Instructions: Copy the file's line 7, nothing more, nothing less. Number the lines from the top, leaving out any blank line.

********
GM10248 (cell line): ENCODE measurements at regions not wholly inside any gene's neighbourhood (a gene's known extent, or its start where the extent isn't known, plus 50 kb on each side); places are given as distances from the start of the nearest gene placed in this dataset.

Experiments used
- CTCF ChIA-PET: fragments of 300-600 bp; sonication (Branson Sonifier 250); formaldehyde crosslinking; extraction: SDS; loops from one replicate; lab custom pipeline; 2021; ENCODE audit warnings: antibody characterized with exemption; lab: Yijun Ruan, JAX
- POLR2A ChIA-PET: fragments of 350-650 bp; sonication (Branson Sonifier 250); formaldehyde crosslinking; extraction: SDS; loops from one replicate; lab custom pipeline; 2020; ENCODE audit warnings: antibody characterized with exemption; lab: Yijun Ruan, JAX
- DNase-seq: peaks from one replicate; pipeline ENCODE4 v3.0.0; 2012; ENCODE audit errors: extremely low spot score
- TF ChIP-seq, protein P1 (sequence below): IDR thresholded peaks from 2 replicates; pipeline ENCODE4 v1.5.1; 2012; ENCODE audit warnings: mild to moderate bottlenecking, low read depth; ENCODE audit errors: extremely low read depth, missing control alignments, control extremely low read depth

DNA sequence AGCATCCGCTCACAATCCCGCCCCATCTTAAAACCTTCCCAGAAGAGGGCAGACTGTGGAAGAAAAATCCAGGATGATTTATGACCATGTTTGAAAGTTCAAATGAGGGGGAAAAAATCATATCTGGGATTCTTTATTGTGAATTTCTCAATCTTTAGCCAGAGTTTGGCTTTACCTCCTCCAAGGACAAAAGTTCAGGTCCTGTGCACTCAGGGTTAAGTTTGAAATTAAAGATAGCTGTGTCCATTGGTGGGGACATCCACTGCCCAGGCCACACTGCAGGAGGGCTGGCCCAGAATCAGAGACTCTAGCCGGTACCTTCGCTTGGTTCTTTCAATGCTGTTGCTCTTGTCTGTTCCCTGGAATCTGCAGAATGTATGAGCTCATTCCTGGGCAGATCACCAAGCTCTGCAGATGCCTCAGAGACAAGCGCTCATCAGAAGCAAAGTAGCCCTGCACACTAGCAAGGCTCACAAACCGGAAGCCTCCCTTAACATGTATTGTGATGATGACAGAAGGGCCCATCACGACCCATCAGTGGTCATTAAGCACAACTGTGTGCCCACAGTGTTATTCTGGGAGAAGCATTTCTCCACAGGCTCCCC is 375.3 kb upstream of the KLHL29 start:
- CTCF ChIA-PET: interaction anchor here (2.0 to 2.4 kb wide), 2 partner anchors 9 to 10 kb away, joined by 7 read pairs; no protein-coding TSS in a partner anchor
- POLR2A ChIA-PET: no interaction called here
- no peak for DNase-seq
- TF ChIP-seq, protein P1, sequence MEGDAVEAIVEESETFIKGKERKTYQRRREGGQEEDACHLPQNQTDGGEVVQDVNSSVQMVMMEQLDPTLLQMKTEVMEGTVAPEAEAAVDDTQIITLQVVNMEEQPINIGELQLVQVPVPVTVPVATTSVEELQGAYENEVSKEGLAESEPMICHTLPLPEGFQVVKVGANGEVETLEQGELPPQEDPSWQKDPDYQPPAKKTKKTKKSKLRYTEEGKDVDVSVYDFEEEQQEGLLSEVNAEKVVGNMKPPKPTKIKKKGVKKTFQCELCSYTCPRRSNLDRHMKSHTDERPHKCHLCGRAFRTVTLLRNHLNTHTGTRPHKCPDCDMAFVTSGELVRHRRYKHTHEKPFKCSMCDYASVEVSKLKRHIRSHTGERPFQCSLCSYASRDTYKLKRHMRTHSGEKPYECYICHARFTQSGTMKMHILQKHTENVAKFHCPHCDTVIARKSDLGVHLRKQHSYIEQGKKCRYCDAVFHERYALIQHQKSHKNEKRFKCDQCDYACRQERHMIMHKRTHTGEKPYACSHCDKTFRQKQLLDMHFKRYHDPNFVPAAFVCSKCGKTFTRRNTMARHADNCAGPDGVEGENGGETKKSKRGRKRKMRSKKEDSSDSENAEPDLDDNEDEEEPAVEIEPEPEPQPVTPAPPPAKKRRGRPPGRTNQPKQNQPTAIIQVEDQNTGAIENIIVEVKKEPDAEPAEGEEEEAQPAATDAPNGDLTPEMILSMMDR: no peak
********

DNA sequence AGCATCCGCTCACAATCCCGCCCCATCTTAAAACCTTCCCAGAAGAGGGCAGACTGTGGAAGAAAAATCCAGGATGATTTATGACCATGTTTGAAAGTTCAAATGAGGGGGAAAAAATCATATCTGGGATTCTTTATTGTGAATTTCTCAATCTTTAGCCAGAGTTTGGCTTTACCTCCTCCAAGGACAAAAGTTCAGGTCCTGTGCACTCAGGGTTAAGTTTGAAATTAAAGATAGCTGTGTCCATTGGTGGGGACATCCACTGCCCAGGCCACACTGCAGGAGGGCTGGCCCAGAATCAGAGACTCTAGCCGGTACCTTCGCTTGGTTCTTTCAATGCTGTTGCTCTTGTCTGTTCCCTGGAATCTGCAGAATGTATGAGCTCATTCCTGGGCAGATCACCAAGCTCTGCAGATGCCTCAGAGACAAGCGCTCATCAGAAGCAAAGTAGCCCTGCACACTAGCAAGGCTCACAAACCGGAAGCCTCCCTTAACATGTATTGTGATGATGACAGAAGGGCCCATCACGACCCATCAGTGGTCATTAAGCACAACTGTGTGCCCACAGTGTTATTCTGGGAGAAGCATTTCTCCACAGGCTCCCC is 375.3 kb upstream of the KLHL29 start: